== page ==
The mathematical procedure for determining the frequency response of simple and complex transfer functions are given below:

Simple transfer function

  1. Choose the frequency for which the frequency response has to be determined.
  2. Substitute s=jω in the given transfer function.
  3. Convert the resultant complex number into a polar form.
  4. Substitute the chosen frequency ω in the above equation and determine the magnitude and angle of the complex number.
  5. Then, the system gain and phase angle at that particular frequency is determined.
  6. Repeat the above steps for different frequencies and the corresponding system gain and the phase angle can be tabulated.

Complex transfer function

A complex transfer function can be separated in two simple transfer functions and each simple transfer function can be converted into the polar form. The complex number in polar form allows easier manipulation of magnitude and angle. The procedure is as follows:

  1. Convert the complex transfer function into a product of simple transfer functions.
  2. For each simple transfer function, follow the steps that have been discussed earlier to determine the individual magnitude and angle of the simple transfer functions.
  3. Then, the overall gain and phase angle of the complex transfer function at a particular frequency can be obtained by multiplying the individual gain and adding the phase angles, respectively.
  4. The above steps can be repeated for different frequencies and the system gain and phase angle can be determined.

Advantages of Frequency Response Analysis

The time response of the system can be obtained only if the transfer function of the system is known earlier, which is always not possible. But it is possible to obtain frequency response of the system even though the transfer function of the system is not known. The reasons for determining the frequency response of the system are:

  1. Analytically, it is more difficult to determine the time response of the system for higher-order systems.
  2. As there exists numerous ways of designing a control system to meet the time-domain performance specifications, it becomes difficult for the designer to choose a suitable design for a particular system.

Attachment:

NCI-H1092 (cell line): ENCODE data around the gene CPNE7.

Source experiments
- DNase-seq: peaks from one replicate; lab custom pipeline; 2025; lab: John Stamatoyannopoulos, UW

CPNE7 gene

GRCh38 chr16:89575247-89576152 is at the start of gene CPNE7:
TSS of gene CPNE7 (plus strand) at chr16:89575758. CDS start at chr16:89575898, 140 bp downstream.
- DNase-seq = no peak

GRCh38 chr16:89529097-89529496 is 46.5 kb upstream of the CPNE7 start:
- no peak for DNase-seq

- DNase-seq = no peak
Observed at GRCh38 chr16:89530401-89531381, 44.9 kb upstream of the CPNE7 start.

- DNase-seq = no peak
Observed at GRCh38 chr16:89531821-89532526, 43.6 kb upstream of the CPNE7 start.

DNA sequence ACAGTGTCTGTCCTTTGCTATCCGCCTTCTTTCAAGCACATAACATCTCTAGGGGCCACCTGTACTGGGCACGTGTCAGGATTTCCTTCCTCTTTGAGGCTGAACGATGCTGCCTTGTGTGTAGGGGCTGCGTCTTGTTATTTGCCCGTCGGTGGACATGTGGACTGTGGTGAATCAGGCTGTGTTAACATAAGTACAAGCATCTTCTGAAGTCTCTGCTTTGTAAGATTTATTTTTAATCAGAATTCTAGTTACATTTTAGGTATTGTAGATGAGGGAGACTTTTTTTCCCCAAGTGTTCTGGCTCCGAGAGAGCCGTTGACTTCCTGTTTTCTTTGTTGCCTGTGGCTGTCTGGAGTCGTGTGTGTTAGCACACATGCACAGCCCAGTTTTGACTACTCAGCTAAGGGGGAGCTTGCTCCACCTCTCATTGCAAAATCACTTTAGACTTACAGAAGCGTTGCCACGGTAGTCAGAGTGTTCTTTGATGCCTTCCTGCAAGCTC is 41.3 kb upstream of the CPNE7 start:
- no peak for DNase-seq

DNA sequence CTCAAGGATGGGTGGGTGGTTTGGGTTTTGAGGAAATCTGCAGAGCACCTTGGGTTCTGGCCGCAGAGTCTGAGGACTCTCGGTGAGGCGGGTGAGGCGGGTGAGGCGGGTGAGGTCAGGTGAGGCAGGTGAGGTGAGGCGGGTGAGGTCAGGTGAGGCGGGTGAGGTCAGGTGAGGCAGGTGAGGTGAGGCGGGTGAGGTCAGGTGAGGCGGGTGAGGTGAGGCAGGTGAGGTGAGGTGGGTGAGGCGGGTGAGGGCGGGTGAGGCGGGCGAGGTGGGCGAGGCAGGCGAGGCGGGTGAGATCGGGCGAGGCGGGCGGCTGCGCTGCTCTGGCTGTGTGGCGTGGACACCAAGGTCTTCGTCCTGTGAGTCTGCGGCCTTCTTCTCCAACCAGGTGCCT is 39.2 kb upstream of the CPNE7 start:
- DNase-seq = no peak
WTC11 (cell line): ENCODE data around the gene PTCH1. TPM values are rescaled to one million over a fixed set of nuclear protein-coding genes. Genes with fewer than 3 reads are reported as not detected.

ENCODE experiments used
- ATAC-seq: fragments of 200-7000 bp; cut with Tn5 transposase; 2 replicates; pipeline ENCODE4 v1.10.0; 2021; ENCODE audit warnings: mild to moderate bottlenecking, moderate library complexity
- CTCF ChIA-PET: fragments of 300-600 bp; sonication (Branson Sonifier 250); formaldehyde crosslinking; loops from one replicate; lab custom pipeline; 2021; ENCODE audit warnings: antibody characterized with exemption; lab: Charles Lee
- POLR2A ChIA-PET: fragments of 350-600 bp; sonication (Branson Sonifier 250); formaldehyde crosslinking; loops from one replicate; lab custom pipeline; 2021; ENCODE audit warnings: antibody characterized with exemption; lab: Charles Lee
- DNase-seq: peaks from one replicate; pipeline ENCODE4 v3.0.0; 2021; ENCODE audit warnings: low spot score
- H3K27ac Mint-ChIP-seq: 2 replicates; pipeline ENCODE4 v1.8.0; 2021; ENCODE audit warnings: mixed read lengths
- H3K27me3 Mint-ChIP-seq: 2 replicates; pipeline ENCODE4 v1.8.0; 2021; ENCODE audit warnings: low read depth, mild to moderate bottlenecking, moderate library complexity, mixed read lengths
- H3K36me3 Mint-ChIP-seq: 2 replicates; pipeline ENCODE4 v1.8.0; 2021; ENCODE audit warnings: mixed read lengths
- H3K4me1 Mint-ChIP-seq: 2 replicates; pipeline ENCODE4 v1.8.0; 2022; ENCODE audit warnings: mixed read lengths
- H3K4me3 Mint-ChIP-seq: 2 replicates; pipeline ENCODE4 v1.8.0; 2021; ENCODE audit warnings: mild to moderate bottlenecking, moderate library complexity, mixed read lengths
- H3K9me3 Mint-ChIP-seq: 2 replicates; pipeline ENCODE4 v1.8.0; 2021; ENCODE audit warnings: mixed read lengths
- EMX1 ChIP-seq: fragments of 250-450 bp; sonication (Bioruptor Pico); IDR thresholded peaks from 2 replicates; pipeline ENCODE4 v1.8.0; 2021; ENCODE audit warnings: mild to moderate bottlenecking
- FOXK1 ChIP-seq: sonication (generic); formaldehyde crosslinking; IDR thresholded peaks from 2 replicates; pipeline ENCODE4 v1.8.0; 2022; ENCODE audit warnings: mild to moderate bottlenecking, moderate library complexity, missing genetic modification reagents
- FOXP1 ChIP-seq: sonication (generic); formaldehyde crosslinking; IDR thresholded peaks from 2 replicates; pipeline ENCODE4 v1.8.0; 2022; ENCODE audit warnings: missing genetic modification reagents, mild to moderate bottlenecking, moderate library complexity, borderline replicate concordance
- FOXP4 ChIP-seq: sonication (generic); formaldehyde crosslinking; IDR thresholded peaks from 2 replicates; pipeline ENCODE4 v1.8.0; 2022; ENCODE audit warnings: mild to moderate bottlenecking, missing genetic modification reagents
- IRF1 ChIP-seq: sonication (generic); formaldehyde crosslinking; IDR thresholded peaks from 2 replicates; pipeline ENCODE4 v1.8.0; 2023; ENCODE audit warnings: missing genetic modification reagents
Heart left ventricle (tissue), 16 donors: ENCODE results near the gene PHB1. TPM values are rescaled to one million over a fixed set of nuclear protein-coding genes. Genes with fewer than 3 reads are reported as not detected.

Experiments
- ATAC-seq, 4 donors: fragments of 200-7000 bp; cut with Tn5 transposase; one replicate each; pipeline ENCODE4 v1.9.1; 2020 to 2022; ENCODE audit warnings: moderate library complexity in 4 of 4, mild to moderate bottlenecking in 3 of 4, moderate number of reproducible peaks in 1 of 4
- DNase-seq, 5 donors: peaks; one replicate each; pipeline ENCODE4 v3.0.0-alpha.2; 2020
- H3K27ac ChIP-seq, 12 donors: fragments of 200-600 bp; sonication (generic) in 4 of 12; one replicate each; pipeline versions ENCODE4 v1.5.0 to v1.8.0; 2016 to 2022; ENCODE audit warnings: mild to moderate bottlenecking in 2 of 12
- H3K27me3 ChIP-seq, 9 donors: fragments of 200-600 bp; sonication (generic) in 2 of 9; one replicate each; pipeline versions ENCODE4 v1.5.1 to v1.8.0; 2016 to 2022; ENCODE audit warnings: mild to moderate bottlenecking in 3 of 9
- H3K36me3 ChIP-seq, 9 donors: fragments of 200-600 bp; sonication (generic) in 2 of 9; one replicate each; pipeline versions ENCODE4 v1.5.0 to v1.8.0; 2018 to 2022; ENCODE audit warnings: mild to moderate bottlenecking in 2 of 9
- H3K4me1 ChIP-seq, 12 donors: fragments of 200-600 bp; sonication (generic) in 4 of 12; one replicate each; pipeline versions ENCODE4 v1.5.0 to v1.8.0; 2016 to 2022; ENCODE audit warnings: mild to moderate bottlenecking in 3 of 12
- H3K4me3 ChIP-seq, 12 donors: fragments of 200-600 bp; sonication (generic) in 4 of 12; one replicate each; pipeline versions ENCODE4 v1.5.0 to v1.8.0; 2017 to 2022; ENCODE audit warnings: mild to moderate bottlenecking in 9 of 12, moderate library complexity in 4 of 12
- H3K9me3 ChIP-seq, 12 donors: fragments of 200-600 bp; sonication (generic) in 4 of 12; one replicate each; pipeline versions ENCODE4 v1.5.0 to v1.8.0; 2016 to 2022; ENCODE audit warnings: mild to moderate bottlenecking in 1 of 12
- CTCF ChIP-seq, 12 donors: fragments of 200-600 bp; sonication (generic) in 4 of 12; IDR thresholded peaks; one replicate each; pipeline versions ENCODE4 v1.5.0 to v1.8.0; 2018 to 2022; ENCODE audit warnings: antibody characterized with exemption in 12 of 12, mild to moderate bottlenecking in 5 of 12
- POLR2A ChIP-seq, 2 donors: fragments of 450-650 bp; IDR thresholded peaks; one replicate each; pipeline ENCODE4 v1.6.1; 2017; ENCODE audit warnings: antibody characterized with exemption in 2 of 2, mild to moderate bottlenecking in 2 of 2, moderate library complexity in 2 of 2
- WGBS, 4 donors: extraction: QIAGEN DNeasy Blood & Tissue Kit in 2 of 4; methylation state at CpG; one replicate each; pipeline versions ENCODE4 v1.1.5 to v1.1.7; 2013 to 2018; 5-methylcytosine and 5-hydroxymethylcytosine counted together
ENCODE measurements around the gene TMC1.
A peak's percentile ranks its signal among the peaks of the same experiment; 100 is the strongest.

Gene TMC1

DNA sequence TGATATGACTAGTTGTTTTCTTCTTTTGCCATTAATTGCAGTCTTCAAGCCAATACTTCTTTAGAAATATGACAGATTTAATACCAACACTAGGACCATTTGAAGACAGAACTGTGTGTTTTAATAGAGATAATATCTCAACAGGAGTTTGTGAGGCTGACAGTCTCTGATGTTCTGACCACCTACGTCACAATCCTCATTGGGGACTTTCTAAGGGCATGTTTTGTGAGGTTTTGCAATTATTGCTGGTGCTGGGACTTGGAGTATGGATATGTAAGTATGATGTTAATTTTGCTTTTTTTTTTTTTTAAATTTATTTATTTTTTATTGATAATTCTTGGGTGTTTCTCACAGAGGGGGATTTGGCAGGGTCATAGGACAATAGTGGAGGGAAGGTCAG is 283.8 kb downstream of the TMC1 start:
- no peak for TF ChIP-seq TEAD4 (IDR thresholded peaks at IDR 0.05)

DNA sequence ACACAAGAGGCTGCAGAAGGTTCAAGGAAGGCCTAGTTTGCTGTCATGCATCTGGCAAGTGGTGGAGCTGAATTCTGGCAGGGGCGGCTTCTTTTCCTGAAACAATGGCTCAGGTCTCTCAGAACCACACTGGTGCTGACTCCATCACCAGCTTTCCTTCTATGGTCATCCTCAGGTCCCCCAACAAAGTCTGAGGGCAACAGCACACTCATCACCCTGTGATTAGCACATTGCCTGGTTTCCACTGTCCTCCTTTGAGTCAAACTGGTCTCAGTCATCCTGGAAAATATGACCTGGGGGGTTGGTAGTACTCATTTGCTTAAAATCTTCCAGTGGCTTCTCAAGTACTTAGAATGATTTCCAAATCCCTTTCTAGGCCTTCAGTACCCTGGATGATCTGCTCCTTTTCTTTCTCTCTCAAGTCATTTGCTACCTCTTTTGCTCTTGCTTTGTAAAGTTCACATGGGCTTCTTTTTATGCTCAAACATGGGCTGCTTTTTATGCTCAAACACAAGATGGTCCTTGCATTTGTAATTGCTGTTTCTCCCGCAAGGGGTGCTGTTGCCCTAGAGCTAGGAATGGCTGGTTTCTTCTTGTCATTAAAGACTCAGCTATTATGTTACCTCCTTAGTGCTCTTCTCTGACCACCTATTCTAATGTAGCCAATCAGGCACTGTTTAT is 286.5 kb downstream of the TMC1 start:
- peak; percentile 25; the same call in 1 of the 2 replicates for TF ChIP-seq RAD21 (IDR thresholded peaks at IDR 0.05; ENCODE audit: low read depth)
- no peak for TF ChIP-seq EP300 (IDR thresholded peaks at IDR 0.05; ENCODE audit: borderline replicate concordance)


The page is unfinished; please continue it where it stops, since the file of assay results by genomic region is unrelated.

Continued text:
3. The transfer function of a higher-order system can be identified by computing the frequency response of the system over a wide range of frequencies ω.
  4. The time-domain specifications of a system can be met by using the frequency domain specifications as a correlation exists between the frequency response and time response of a system.
  5. The stability of a non-linear system can be analysed by the frequency response ­analysis.
  6. The transfer function of a higher-order system can be obtained using frequency response analysis which makes use of physical data when it is difficult to obtain using differential equations.
  7. The frequency response analysis can be applied to the system that has no rational transfer function (i.e., a system with transportation lag).
  8. It can be applied to the system even when the input is not deterministic.
  9. The frequency response analysis is very convenient in measuring the system ­sensitivity to noise and parameter variations.
  10. In frequency response analysis, stability and relative stability of a system can be analysed without evaluating the roots of the characteristic equation of the system.
  11. The frequency response analysis is simple and accurate.

 Disadvantages of Frequency Response Analysis

The disadvantages of frequency response analysis are:

  1. Frequency response analysis is not recommended for the system with very large time constants.
  2. It is not useful for non-interruptible systems.
  3. It can generally be applied only to linear systems. When this approach is applied to a non-linear system, the result obtained is not exact.
  4. It is considered outdated when compared with the methods developed for digital computers and modelling.